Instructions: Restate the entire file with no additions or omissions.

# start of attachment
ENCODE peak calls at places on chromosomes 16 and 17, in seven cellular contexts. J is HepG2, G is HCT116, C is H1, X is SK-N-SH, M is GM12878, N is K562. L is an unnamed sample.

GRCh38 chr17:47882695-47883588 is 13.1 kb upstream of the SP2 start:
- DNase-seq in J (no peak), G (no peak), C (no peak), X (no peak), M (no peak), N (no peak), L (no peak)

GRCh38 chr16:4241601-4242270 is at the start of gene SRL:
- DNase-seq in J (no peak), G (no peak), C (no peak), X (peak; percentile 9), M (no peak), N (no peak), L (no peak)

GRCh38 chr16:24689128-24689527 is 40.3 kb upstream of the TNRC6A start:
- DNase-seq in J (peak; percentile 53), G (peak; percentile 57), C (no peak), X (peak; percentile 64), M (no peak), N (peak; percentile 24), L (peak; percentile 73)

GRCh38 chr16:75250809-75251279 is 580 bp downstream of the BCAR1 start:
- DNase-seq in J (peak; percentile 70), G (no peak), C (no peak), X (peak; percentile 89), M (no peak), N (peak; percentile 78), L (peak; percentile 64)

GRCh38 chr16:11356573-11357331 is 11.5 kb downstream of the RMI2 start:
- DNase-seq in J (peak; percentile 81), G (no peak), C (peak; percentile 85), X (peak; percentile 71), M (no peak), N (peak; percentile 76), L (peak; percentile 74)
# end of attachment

ENCODE peak calls at places on chromosomes 16 and 17, in seven cellular contexts. J is HepG2, G is HCT116, C is H1, X is SK-N-SH, M is GM12878, N is K562. L is an unnamed sample.

GRCh38 chr17:47882695-47883588 is 13.1 kb upstream of the SP2 start:
- DNase-seq in J (no peak), G (no peak), C (no peak), X (no peak), M (no peak), N (no peak), L (no peak)

GRCh38 chr16:4241601-4242270 is at the start of gene SRL:
- DNase-seq in J (no peak), G (no peak), C (no peak), X (peak; percentile 9), M (no peak), N (no peak), L (no peak)

GRCh38 chr16:24689128-24689527 is 40.3 kb upstream of the TNRC6A start:
- DNase-seq in J (peak; percentile 53), G (peak; percentile 57), C (no peak), X (peak; percentile 64), M (no peak), N (peak; percentile 24), L (peak; percentile 73)

GRCh38 chr16:75250809-75251279 is 580 bp downstream of the BCAR1 start:
- DNase-seq in J (peak; percentile 70), G (no peak), C (no peak), X (peak; percentile 89), M (no peak), N (peak; percentile 78), L (peak; percentile 64)

GRCh38 chr16:11356573-11357331 is 11.5 kb downstream of the RMI2 start:
- DNase-seq in J (peak; percentile 81), G (no peak), C (peak; percentile 85), X (peak; percentile 71), M (no peak), N (peak; percentile 76), L (peak; percentile 74)